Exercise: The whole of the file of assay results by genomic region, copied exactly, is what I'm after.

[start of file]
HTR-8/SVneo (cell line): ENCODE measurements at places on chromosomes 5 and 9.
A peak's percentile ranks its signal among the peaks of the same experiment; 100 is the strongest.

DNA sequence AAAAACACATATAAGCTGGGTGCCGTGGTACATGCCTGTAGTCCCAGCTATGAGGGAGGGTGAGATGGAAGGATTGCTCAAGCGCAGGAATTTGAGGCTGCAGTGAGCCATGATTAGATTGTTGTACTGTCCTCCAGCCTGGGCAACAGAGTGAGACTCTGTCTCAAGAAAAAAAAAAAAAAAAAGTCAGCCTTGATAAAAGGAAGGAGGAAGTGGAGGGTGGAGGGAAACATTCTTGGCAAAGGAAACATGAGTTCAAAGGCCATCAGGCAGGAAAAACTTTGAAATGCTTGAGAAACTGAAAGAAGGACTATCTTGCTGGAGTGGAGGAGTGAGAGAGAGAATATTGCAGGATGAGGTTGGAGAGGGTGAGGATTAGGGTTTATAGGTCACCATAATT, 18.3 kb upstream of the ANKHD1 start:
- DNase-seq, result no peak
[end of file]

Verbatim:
HTR-8/SVneo (cell line): ENCODE measurements at places on chromosomes 5 and 9.
A peak's percentile ranks its signal among the peaks of the same experiment; 100 is the strongest.

DNA sequence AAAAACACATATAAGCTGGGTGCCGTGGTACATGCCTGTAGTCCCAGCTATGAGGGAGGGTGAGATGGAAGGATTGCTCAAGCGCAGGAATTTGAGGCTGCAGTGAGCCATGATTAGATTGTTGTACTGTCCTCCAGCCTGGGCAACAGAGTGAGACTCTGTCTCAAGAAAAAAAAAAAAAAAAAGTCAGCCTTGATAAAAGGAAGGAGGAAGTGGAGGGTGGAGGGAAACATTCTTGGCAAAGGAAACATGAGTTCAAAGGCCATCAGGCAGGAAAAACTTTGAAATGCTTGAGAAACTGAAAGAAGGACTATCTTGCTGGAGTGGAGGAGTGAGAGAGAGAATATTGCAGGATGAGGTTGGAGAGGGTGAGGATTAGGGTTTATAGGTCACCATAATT, 18.3 kb upstream of the ANKHD1 start:
- DNase-seq, result no peak